This Latin Ode to the London Olympics is written in Sapphics in imitation of Horace’s Carmen Saeculare. Horace’s original was written in honour of the Secular Games (Ludi Saeculares) a grand spectacle which was held in Rome in 17 BC, and was therefore the perfect model for Latin verses on the modern Olympics. These verses do not pun on athletes’ names as with Armand D’Angour’s Greek Pindarics, but do contain an allusion to the modern Olympic motto of “Citius, Altius, Fortius” (Faster, higher, stronger). The orginal was composed to be sung by a choir of 27 youths and 27 virgins. Whilst it did not receive this honour, it was reported by the London Evening Standard and published by Boris Johnson on the Olympics website.
Orbis et caeli venerande Rector,
Numen aeternum recubans in alto,
Fata quod Romae Latiumque colles
Linque sublimes Capitolii arces
Atque Romanos celebres triumphos;
Non iuvant omnis Tiberina ripa
Ecce iam iuxta Tamesem resurgunt
Romulae turres aliusque Circus
Maximus, quo grex populum relictis
Seres et firmi Garamantes adsunt,
India cedunt vidua, Sabaei
Neglegunt deserta loca et relinquunt
Rite nos omnes alacres venimus
Carmen ut dicamus acutum Olympo
qui dedit Romae superare tempus
Non potestatem petimus Quirini,
Iamdiu sceptris positis paternis.
Mundus Augustum trepidus recusat
Pax super terras miseras benigna
Proferet regnum placidum colendis
Dulcibus Ludis, recreans dolentes
Nunc ubi naves nitidi beatae
Mercibus Gangis stationem adibant,
Faustitas felix ibi rursus ora
Hercule Oetaeo citius propinquant
Incluti heroes properanti ad umbras;
Altius turba saliunt Gigantum,
Sicut Alcides, celebratus aris,
Belua Caco rabida necata,
Praebuit luctans Italis subactis
Roborent athletae animum iuventae
laudi ut aspiret meritae, feratque
Pace laetorum cupidis reperta
Most holy guardian of earth and sky,
Eternal power, resting on the deep,
Who set abiding kindly fates to lie
Upon the Roman hills and Tiber’s sweep,
Abandon now the Capitol, and leave
Proud Caesar’s triumphs swaggering in the street:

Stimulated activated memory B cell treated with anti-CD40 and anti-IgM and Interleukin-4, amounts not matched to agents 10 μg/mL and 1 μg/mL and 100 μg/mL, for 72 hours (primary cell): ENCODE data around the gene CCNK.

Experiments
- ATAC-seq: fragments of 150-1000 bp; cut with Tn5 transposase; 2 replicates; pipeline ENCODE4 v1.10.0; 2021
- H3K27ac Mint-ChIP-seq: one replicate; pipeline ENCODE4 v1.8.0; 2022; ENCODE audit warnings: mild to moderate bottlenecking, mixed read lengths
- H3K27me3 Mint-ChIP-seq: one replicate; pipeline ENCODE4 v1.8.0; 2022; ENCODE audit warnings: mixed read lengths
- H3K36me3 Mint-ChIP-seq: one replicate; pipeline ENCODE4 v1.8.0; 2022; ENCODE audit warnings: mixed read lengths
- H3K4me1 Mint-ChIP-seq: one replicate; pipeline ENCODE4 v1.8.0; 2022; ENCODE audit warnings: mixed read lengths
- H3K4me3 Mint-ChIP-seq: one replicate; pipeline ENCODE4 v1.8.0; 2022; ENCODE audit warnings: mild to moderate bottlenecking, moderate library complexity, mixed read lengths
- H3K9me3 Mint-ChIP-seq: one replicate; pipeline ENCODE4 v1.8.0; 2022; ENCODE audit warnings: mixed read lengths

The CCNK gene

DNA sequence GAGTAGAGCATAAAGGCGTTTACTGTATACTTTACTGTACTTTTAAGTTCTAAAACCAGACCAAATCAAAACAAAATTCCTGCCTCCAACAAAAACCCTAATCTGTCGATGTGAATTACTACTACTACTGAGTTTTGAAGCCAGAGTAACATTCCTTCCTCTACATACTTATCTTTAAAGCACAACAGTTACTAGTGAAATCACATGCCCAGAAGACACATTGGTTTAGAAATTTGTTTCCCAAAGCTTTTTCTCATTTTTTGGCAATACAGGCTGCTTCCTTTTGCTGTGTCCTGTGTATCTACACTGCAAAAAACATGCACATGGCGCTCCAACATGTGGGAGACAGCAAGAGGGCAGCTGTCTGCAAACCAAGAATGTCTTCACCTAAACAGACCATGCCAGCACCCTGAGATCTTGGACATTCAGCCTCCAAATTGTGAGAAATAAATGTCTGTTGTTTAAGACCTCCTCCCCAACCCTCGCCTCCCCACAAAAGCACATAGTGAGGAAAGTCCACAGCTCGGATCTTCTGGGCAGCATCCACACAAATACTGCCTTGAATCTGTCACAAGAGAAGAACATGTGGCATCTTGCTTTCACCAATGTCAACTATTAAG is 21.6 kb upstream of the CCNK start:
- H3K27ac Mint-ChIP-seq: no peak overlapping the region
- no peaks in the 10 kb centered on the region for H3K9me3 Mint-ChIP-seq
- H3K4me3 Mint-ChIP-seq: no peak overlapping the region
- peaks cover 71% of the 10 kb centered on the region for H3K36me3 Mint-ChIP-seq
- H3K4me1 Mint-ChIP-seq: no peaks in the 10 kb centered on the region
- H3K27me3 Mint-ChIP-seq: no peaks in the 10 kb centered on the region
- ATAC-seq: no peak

Not always is it fitting to believe
The shrines of Mars and banks of Tiber sweet.
For near young Father Thames, to rival Rome,
New Circuses and Coliseums rise,
To where the distant nations, leaving home,
Rush eagerly with wondrous surmise.
Beijing falls empty; all the US coast
From Boston down to Florida lies still;
Kolkata and Mumbai have lost their host;
No more they dance the tango in Brazil.
For all have come to London, here to sing
A paean to high Olympus, telling how
It gave to Rome the power from time to ring
Its name by girding laurels on its brow.
But by our songs we do not seek the power
Of ancient Rome, nor hope again to hold
Our once imperial sway: this is no hour
For tsars to march the world into their fold.
May rather kindly peace extend her bounds
Across the wretched earth, that tranquil all
May joy within these Games, whatever hounds
Of want or misery on them may fall.
For where the wealth of Ganges once came safe
To port, and ships from Sindh and Arab lands
Breathed opulence, prosperity, no wraith
But real, will bless Mile End with open hands.
For faster than when Hercules rushed down
To hell, the crowds of heroes hither run,
Or higher leap than giants for Heaven’s crown,
And wrestle stronger than Aegeus’ son.
And just as famous Hercules laid low
The furious monster Cacus in his den,
And thus to Italy oppressed with woe
By striving toil brought radiant joy again,
May all the athletes here stir up the heart
Of youth to seek for worthy praise, and bear,
Once peace reigns on the earth by sporting art,
A blazing torch, dispelling all despair.
Written and translated by Bijan Omrani.